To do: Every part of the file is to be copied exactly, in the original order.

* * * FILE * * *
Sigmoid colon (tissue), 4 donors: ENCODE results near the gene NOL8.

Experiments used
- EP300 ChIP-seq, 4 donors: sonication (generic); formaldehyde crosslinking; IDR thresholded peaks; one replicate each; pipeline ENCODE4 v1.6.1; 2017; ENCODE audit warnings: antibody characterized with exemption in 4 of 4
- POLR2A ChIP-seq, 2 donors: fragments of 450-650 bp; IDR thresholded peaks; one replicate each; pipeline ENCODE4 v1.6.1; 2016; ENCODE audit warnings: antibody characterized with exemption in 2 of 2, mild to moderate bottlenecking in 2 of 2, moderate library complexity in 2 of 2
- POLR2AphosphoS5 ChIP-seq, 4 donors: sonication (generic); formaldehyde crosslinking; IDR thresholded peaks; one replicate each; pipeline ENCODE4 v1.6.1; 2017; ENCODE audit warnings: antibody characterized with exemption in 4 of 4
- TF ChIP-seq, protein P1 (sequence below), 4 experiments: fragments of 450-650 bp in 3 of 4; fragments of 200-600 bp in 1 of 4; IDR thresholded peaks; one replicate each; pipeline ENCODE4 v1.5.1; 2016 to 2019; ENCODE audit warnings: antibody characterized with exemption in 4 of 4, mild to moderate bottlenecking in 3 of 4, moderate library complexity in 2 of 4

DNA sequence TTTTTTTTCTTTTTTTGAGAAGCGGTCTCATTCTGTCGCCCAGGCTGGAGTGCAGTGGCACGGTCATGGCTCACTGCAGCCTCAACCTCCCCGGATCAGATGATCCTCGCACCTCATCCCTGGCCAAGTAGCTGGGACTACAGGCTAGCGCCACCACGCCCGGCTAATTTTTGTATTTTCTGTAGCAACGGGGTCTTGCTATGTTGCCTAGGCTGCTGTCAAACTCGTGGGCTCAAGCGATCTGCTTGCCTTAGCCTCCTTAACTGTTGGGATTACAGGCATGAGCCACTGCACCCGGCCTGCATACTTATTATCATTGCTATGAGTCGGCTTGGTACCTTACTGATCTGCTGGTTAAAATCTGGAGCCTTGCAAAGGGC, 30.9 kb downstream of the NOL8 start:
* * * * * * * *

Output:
Sigmoid colon (tissue), 4 donors: ENCODE results near the gene NOL8.

Experiments used
- EP300 ChIP-seq, 4 donors: sonication (generic); formaldehyde crosslinking; IDR thresholded peaks; one replicate each; pipeline ENCODE4 v1.6.1; 2017; ENCODE audit warnings: antibody characterized with exemption in 4 of 4
- POLR2A ChIP-seq, 2 donors: fragments of 450-650 bp; IDR thresholded peaks; one replicate each; pipeline ENCODE4 v1.6.1; 2016; ENCODE audit warnings: antibody characterized with exemption in 2 of 2, mild to moderate bottlenecking in 2 of 2, moderate library complexity in 2 of 2
- POLR2AphosphoS5 ChIP-seq, 4 donors: sonication (generic); formaldehyde crosslinking; IDR thresholded peaks; one replicate each; pipeline ENCODE4 v1.6.1; 2017; ENCODE audit warnings: antibody characterized with exemption in 4 of 4
- TF ChIP-seq, protein P1 (sequence below), 4 experiments: fragments of 450-650 bp in 3 of 4; fragments of 200-600 bp in 1 of 4; IDR thresholded peaks; one replicate each; pipeline ENCODE4 v1.5.1; 2016 to 2019; ENCODE audit warnings: antibody characterized with exemption in 4 of 4, mild to moderate bottlenecking in 3 of 4, moderate library complexity in 2 of 4

DNA sequence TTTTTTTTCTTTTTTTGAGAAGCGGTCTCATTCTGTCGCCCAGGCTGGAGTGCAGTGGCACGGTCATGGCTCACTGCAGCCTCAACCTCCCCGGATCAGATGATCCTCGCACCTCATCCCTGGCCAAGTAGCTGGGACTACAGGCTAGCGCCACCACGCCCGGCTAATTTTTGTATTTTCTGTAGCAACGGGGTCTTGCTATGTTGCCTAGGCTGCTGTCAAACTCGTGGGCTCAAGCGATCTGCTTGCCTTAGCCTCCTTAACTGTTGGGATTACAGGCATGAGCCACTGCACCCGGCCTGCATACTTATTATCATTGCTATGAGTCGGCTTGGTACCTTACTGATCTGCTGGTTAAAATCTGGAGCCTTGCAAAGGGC, 30.9 kb downstream of the NOL8 start: